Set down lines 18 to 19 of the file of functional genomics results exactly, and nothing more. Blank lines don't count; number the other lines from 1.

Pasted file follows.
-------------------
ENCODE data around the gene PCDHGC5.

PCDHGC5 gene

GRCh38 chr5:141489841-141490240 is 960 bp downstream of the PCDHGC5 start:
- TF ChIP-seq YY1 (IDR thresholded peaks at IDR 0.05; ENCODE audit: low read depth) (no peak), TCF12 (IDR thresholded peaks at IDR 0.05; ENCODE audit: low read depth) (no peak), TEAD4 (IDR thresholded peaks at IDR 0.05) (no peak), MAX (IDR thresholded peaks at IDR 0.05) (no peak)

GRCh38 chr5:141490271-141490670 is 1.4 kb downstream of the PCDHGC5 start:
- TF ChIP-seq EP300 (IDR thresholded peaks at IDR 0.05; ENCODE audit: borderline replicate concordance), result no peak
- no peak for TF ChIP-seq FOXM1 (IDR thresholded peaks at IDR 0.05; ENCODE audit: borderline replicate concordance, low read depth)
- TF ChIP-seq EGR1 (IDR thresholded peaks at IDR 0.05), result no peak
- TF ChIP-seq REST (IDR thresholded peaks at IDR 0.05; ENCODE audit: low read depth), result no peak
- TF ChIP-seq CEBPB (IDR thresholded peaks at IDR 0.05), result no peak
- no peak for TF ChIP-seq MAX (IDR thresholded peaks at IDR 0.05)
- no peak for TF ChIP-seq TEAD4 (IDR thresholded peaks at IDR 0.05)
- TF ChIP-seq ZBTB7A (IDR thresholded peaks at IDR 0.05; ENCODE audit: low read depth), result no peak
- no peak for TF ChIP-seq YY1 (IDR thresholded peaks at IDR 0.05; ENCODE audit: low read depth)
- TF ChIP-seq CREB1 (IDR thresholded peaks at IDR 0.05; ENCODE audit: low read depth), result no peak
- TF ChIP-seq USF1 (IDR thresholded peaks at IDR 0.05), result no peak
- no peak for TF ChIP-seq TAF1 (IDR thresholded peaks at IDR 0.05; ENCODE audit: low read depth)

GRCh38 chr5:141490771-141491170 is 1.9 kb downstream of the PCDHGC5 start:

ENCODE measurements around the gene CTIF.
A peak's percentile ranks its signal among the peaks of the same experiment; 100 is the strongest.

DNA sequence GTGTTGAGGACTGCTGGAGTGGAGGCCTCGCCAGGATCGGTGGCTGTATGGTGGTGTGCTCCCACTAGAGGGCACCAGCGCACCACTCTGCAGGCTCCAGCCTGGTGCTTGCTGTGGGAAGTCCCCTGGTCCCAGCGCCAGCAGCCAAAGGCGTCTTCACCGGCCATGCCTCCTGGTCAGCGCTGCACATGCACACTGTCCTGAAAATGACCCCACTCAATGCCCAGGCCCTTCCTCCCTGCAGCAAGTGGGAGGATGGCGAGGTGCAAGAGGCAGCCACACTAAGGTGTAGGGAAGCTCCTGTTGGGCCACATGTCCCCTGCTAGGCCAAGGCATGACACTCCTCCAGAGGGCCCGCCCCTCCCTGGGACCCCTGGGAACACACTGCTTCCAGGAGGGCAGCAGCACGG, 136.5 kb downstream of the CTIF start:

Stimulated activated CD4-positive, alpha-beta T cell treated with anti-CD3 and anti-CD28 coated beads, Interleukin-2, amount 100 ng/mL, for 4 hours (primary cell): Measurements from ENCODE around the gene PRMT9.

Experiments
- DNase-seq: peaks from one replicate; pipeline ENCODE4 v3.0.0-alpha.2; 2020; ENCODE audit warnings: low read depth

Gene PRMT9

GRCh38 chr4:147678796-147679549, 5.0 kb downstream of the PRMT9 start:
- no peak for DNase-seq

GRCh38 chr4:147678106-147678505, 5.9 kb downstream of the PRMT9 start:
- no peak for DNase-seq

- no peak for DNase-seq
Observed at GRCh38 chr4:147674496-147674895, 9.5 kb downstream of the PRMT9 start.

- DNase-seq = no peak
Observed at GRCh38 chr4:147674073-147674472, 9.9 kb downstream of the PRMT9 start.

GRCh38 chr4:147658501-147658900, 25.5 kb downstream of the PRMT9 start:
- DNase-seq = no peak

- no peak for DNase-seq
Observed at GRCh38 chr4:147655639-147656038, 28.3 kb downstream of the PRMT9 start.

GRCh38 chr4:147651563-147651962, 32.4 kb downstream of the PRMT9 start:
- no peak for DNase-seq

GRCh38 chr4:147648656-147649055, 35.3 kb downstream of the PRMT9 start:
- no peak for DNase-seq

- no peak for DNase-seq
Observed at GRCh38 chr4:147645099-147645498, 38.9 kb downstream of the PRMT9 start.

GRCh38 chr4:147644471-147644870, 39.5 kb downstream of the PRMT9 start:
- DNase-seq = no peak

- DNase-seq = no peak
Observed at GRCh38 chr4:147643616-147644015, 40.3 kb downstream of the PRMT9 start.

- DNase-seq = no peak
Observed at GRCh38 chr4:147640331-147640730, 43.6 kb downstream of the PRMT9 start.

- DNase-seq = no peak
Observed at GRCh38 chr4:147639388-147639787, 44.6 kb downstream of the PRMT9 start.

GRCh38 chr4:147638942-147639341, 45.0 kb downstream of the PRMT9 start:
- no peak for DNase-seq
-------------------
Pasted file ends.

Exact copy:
GRCh38 chr5:141490771-141491170 is 1.9 kb downstream of the PCDHGC5 start:

ENCODE measurements around the gene CTIF.